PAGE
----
Whole-milk regular yogurt thinned with water can be used as a substitute for buttermilk in many recipes.
The natural acidity and consistency of yogurt make it a suitable stand-in, especially after dilution with water, as it mimics the tanginess and liquidity of buttermilk.
To substitute for buttermilk, mix water with whole-milk yogurt to thin it out.
A common ratio is three parts yogurt to one part water, but you might adjust this depending on the thickness of the yogurt and the requirements of your recipe.
For each cup of buttermilk, you can use nearly one cup of the thinned yogurt mixture.
- 3/4 cup plain whole-milk yogurt
- 1/4 cup water.
- Mix both ingredients in a bowl.
- There is no thickening time required for this method, although you may need to use a whisk to ensure the water is completely incorporated with the yogurt.
This mixture can work well in baking recipes like pancakes, waffles, cakes, and muffins, where buttermilk’s role is to react with baking soda to create carbon dioxide, leading to a rise in the dough or batter.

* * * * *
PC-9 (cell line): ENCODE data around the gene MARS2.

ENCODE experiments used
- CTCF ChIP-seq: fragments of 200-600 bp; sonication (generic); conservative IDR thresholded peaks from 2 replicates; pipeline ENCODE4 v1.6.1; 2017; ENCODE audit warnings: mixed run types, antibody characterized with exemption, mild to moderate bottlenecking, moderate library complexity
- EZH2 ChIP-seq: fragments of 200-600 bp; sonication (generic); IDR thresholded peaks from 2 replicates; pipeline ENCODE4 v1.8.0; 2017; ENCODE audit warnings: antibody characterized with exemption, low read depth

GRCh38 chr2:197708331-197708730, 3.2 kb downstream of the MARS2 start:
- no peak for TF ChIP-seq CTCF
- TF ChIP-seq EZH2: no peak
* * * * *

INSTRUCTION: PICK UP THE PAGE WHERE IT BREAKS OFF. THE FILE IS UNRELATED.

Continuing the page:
The live cultures in yogurt can also help to tenderize the gluten in the flour, resulting in a soft texture.
However, the fat content and protein levels in yogurt are typically higher than in buttermilk, which can affect the texture and taste of your finished product.
Additionally, yogurt’s acidity might be slightly different from that of buttermilk, which could influence the final result slightly.
For savory dishes, the substitute may alter the flavor profile, so it’s worth considering the overall taste of the dish before deciding to use the yogurt-water mixture.
When using this substitute, it’s best to experiment and adjust to personal preference and the specific requirements of your recipe.